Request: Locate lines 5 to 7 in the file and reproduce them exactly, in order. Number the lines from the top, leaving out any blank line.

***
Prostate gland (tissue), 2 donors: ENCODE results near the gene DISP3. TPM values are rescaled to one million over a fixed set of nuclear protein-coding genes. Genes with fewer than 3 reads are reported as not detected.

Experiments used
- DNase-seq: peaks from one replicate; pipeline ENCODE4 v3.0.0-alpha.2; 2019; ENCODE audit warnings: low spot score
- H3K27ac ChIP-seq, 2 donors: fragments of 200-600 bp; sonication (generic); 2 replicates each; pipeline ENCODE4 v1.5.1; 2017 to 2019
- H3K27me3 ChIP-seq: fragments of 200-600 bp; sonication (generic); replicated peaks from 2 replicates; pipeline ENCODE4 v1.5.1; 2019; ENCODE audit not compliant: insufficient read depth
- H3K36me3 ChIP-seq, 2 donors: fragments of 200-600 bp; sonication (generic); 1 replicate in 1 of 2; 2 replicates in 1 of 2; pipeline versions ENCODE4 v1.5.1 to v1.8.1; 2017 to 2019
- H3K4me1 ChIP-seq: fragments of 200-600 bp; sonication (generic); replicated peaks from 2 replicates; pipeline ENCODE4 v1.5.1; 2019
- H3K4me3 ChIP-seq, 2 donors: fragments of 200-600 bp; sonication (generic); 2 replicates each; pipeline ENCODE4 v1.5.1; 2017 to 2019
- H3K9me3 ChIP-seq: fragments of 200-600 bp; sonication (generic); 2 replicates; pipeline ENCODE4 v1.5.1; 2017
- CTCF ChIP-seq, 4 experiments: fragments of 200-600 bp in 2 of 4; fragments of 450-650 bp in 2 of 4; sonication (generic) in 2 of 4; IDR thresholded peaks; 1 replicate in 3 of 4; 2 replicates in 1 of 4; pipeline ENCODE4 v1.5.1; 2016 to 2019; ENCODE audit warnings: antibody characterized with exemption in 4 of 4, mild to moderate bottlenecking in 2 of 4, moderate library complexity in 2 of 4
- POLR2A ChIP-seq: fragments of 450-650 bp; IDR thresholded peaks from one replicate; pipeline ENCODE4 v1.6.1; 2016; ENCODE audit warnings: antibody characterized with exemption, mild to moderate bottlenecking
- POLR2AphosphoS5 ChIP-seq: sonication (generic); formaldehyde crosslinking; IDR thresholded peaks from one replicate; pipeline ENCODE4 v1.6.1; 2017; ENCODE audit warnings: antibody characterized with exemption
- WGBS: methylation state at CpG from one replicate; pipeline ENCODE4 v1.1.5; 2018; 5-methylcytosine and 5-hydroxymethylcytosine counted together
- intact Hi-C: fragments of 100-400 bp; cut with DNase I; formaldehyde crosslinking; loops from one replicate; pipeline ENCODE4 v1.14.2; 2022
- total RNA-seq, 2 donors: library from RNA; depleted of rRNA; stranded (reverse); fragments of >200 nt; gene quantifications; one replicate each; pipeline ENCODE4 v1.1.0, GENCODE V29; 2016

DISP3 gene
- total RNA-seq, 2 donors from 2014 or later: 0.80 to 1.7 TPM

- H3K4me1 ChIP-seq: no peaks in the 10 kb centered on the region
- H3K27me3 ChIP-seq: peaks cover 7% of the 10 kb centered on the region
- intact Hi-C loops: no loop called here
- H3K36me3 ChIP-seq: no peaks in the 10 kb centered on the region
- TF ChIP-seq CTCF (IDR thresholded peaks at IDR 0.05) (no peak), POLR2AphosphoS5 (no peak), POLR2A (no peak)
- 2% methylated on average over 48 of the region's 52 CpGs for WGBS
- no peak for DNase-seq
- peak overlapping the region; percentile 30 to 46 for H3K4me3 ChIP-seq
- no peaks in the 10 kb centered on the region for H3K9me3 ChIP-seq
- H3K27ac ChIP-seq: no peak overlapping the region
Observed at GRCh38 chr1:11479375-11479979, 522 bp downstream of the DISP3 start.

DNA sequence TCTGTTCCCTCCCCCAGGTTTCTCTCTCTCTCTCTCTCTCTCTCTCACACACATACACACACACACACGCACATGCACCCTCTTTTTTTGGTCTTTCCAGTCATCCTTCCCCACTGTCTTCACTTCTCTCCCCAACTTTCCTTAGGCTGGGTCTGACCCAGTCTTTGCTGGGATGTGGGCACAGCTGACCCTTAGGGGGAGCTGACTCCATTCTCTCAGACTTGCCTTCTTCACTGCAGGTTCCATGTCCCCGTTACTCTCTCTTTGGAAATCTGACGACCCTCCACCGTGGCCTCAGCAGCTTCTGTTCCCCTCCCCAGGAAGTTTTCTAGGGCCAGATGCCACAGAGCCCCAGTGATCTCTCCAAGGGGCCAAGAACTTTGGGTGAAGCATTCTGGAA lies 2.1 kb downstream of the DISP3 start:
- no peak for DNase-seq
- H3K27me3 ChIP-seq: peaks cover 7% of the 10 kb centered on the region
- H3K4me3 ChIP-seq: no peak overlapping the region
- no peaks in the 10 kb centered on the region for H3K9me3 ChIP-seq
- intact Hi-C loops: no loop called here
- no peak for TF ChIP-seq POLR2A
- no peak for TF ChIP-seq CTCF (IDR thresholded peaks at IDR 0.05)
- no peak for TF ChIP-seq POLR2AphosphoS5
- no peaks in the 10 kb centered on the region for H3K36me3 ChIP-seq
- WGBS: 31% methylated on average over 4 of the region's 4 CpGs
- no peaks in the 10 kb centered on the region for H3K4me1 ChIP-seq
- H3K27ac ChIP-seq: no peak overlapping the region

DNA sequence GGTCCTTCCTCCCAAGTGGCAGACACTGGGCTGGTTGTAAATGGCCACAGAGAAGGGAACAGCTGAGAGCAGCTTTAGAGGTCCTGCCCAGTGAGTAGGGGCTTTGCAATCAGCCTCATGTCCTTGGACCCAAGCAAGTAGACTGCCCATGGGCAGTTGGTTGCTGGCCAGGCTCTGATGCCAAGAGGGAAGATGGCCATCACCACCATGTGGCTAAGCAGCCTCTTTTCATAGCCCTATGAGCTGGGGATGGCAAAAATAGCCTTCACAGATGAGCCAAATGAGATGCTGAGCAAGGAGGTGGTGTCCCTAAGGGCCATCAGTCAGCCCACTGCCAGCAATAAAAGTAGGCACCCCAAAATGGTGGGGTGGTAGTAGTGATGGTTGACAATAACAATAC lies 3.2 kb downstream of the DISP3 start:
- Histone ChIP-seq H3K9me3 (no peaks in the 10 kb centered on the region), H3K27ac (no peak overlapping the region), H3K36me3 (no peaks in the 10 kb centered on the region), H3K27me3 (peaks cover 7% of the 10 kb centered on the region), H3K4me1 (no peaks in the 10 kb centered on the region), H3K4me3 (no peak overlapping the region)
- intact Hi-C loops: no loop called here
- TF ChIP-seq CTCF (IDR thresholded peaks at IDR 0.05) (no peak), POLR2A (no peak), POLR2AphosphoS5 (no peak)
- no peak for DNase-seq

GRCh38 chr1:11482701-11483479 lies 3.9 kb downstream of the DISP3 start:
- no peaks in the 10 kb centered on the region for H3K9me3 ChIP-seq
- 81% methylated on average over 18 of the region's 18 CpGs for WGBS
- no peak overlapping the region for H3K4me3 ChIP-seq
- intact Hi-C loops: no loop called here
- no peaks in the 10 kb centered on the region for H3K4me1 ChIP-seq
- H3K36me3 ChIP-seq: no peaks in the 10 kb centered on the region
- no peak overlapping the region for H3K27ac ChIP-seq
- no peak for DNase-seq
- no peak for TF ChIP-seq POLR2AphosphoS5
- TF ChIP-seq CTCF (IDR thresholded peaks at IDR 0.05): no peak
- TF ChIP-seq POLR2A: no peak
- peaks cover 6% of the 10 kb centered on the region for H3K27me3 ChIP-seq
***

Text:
- H3K27me3 ChIP-seq: fragments of 200-600 bp; sonication (generic); replicated peaks from 2 replicates; pipeline ENCODE4 v1.5.1; 2019; ENCODE audit not compliant: insufficient read depth
- H3K36me3 ChIP-seq, 2 donors: fragments of 200-600 bp; sonication (generic); 1 replicate in 1 of 2; 2 replicates in 1 of 2; pipeline versions ENCODE4 v1.5.1 to v1.8.1; 2017 to 2019
- H3K4me1 ChIP-seq: fragments of 200-600 bp; sonication (generic); replicated peaks from 2 replicates; pipeline ENCODE4 v1.5.1; 2019